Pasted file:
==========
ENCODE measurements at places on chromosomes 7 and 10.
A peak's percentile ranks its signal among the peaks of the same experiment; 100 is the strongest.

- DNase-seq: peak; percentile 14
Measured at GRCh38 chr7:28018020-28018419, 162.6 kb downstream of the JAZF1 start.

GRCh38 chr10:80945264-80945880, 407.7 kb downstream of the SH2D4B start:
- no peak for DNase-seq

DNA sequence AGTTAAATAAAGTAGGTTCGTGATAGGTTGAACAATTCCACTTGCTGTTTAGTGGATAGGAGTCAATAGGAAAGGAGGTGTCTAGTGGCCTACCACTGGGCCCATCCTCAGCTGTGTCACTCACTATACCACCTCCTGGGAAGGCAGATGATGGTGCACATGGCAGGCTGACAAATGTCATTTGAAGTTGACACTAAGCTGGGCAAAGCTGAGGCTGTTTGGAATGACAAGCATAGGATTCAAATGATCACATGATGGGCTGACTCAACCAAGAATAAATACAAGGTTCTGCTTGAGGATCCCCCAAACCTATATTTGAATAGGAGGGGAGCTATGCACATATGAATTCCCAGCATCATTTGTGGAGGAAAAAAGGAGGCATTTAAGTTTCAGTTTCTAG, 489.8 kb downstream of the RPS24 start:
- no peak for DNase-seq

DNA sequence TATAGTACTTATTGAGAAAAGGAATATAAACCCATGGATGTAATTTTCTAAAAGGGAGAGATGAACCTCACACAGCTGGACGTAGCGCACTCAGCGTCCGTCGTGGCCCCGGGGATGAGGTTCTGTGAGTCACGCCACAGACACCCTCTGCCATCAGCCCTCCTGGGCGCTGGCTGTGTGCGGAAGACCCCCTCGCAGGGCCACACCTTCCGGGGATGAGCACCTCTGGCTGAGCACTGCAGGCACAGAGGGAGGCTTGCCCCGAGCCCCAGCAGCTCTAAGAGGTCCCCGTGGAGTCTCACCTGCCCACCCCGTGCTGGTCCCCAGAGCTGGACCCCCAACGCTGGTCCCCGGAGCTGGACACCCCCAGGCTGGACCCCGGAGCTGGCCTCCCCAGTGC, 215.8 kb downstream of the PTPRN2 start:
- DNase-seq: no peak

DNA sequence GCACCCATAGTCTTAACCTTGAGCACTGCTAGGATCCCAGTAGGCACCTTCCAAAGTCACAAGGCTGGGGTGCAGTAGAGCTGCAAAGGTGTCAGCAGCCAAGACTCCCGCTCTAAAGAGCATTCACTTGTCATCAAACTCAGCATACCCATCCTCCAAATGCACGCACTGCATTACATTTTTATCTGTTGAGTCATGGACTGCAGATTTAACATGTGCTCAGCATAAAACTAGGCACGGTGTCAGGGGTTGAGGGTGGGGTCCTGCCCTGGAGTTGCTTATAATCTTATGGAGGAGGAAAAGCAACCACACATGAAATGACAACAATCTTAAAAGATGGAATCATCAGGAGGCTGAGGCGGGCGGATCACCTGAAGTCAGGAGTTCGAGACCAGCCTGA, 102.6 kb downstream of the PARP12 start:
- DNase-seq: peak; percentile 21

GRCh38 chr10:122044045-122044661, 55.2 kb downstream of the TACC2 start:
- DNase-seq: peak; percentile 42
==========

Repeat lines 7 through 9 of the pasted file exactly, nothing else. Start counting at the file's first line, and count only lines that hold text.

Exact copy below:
DNA sequence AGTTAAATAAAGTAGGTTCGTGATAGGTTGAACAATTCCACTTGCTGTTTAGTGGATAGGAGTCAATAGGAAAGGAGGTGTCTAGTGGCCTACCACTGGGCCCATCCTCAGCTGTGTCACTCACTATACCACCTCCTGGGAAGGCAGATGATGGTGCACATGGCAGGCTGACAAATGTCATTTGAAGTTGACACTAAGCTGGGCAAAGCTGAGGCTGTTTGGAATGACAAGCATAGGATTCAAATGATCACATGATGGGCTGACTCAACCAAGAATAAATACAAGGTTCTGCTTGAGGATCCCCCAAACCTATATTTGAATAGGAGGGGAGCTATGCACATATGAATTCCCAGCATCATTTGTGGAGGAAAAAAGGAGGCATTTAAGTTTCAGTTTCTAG, 489.8 kb downstream of the RPS24 start:
- no peak for DNase-seq

DNA sequence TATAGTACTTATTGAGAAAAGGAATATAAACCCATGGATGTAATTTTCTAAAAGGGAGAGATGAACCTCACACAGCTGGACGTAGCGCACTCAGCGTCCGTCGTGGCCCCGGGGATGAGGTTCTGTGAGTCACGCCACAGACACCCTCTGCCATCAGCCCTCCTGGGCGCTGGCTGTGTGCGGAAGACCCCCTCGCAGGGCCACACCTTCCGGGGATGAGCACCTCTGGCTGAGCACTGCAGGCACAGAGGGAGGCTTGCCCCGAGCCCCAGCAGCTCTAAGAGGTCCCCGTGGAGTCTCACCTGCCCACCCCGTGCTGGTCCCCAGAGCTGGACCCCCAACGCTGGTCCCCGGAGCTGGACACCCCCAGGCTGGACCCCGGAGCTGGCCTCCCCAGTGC, 215.8 kb downstream of the PTPRN2 start: